Franchising is one of the most cost-effective ways to expand a business while still maintaining good returns from it. However, before jumping in, you must take a few factors into consideration before setting up a franchise. In Australia, franchises are regulated by the Australian Consumer and Competition Commission (ACCC) under the Code, the Franchising Code of Conduct.
Before franchising, you must consider the advantages of franchising your business and if the business structure is suitable to franchise. Testing out a franchise system with a few initial outlets before you recruit franchisees and conducting a feasibility assessment are some steps you must take before deciding to set up a franchise. This assessment depends on the competitive advantage and reputation of your company and includes factors that differentiate your company from its competitors. For instance, does the business offer a unique product, a more efficient modus operandi, or maybe a distinctive marketing strategy?
The Development Plan
To ensure that your business comes across as an excellent business opportunity, you should consider what continuing value and support you can offer prospective franchisees to keep them at the table. Whether it is an offer of a good return of investment, your brand name or a good system of operations, you must be prepared with a development plan that will strengthen your value proposition.
While you should consider the following issues, it is necessary to seek expert advice from franchise lawyers, accountants, and business specialists.
Can your business be duplicated?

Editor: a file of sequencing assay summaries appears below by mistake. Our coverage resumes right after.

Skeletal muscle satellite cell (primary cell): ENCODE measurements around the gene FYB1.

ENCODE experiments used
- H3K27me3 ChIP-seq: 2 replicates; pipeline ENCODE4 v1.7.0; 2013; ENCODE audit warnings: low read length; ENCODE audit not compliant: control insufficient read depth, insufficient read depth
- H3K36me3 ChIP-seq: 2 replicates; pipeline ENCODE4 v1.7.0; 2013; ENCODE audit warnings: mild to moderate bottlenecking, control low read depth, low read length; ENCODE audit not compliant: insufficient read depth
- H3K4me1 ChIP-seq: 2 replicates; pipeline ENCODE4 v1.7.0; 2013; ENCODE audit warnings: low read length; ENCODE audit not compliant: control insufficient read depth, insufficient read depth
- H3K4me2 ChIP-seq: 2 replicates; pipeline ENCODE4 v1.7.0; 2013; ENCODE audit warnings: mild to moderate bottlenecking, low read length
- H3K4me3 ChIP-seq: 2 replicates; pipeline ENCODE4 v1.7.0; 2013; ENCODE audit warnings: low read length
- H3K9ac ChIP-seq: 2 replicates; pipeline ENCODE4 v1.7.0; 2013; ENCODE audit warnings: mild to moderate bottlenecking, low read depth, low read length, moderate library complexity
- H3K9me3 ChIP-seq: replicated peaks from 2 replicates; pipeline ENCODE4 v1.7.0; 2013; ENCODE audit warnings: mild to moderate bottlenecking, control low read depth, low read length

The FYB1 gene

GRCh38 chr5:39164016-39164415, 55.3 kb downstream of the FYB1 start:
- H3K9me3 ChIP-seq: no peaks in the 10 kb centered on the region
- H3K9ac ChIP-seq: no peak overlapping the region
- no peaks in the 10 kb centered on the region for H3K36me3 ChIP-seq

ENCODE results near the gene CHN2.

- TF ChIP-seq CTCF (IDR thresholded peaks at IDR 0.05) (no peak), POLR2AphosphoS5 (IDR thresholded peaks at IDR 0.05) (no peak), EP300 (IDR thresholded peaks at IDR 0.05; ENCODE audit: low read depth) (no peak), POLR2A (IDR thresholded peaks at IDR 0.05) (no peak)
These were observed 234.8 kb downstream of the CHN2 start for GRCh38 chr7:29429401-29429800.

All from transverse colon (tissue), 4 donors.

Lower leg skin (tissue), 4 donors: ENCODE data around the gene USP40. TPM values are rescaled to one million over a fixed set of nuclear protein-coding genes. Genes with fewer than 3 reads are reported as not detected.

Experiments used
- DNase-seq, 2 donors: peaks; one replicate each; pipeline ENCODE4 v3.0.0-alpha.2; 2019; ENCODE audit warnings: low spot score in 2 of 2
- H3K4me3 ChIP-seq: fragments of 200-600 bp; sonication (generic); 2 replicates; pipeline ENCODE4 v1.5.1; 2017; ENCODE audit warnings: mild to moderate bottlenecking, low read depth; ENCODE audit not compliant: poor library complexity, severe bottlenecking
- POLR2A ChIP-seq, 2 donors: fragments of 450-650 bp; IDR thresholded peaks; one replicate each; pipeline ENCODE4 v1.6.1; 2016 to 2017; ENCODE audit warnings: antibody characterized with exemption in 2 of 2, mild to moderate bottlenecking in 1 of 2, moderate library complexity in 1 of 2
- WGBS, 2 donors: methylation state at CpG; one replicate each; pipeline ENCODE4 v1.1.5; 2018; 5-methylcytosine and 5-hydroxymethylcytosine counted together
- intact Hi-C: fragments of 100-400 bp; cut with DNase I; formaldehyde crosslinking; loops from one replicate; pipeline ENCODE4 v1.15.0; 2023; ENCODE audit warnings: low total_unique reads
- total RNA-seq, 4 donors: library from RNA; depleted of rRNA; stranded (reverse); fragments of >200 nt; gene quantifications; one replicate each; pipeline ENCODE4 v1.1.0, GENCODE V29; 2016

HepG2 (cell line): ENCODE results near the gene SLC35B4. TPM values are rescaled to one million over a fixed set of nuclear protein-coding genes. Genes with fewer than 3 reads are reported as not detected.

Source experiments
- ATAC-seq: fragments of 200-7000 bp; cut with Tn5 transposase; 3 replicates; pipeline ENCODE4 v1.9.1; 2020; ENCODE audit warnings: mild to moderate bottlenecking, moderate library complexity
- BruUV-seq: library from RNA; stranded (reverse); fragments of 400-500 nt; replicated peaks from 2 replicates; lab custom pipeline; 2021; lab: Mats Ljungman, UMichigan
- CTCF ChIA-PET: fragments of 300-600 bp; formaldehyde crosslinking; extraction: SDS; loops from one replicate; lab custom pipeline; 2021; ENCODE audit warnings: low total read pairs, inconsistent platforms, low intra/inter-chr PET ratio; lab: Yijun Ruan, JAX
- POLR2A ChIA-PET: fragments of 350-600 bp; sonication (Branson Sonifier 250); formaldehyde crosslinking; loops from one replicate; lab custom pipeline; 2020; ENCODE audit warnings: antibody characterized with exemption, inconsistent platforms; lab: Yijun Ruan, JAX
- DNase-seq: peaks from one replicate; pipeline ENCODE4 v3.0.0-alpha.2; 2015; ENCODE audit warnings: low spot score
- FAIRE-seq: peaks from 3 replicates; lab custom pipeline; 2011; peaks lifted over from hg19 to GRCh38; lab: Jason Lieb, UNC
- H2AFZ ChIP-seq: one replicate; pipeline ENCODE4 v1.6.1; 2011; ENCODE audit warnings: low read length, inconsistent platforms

The replicability of your business is an essential factor to consider. Additionally, there are a number of structures to consider when setting up a franchise. Structures available include operating as a sole trader or through a trust, partnership, single company or a two-tiered company. It is important to consider your specific circumstances when determining which structure is the most suitable and the implications of managing each asset.
Additionally, the business model of the original company may not be viable outside the company itself if it is too complicated, or if the main driving a factor of the business is the founder’s passion and talent. A system is one that can be taught quickly and run effectively by individuals. This system must be documented and easy to understand for all prospective franchisees.
Do you have the capital to franchise?
While franchising is a cost-effective way of expanding a business, like any other investment, you do need working capital to get started. Costs such as legal and financial fees, compensation for hiring professionals in the franchising field, and drafting legal documents such as a operations manual and trademark for your business concept. So, while the potential gain may be attractive, it is prudent that you also consider the risk and costs before deciding to become a franchisor.
To find out more about the “franchisability” of your business, contact Franchise Legal lawyers on 1300 798 501.